This is the last installment in our seven-episode series on learning science’s role in a learning business, and we’ve covered a variety of interesting topics. But we want learning science to be more than interesting. We want you to apply it so you can elevate the success and impact of your learning business, as well as the success and impact of the learners you serve.
In this episode, we revisit comments from the interviewees in the series about the one tenet or aspect of learning science they wished was better understood by those designing and delivering learning for adult lifelong learners. We connect their perspectives and uncover the common theme: actionability. And, to help your learning business take the important step of applying learning science, we offer a framework we developed—the MIDDLE ME learning product lifecycle—to get you started.
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Perspectives on Key Tenets of Learning Science
[00:27] – We spoke with Megan Sumeracki for the episode that focused on behavioral and cognitive psychology. She explained that we’re actually really bad at putting ourselves in the future context related to what we’re learning and assessing how well we’d do in that context.
We’re bad judges of our own learning. That is a significant finding. It shows that we can’t just ask learners if they’re getting it and if they’ll be able to do it when the time comes. We need to get them to try to do and see. That’s when we’ll know—and they’ll know—whether or not they’ve really learned it.Celisa Steele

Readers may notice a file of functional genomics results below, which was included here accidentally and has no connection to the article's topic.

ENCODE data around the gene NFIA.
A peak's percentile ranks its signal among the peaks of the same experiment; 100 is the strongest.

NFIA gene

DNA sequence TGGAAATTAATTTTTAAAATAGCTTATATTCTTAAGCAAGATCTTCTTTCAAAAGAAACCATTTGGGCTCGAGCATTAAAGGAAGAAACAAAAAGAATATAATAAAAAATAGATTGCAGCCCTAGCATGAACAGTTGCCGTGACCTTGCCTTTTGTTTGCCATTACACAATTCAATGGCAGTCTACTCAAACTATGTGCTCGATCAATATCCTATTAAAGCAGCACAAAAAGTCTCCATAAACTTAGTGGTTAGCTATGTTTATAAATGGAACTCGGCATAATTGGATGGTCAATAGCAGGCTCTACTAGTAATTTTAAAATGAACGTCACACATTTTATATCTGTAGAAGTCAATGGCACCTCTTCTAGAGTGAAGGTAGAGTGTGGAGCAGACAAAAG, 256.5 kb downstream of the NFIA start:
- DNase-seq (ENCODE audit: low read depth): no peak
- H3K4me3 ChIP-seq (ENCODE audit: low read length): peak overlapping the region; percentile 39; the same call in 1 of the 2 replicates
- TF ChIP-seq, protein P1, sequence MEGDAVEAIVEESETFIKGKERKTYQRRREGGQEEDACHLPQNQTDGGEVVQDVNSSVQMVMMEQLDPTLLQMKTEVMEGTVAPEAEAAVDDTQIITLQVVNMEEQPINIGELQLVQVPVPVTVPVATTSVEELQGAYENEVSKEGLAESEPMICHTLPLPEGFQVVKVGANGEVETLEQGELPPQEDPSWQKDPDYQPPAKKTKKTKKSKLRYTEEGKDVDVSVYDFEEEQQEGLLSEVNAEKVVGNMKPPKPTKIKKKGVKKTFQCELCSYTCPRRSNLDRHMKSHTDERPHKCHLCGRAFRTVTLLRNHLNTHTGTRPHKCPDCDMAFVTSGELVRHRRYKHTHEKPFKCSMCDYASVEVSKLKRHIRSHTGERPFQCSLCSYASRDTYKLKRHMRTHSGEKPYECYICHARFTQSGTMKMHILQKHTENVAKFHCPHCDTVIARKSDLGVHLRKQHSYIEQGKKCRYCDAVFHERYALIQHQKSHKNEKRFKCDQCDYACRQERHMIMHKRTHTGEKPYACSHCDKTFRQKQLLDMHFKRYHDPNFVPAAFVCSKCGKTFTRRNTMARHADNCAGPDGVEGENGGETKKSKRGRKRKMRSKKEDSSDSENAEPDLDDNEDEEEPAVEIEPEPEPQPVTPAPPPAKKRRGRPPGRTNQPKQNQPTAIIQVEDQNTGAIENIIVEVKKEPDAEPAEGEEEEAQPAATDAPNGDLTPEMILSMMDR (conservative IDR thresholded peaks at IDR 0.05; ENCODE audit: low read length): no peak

[04:04] – We asked learning designer and technologist Myra Roldan what aspect of learning science she wishes those designing and delivering adult lifelong learning better understood. Her comments connect with Megan’s. Myra explained that a lot of instruction focuses on theory and understanding concept, but instruction tends to fall flat on the hands-on, application piece.
What both Megan and Myra homed in on is cause and effect—or at least a logical consequence. If learners aren’t good judges of knowing if they’ve learned something, you need to give them opportunities for for trying things out. Those hands-on opportunities allow them to not only learn but to also get some feedback about their learning.
By doing something, learners often produce something that an instructor can evaluate and provide feedback on too. There’s a lot of work to be done in helping instructors and subject matter experts learn how to scaffold hands-on, application opportunities well.
Not just any doing will have good results—learners need doing and application that are spot-on, relevant, and align with how they will use whatever they are learning in the future.
That can sound obvious and easy, but we know from our own experience that when you’re trying to design something impactful in a limited amount of time, it can be hard to determine appropriate opportunities for doing and application. It requires work over time, and learning businesses should help their subject matter experts in understanding the importance of practice and scaffolding application opportunities.
[07:14] – The aspect of learning science Ruth Colvin Clark wishes learning designers better understood is the fundamentals of the mental processes and a better appreciation of the limits and strength of working memory.
This is one I’ve been guilty of, time and time again, and always have to pay attention to. So many subject matter experts, so many presenters, teachers, facilitators are guilty of this. Just stuffing too much into a learning experience, not taking the time to cut down to what’s truly essential and what’s truly reasonable for a learner to process…. Less content really can be a beautiful thing.Jeff Cobb
[09:35] – The limitations of working memory that Ruth brought up are also an argument for microlearning, which Brenda McLaughlin, CEO at SelfStudy, raised in regards to designing effective learning experiences. She thinks we need more normalcy and systems around creating smaller interactions with education so that we’re not always thinking in terms of mapping to a course but of mapping to a competency or skill.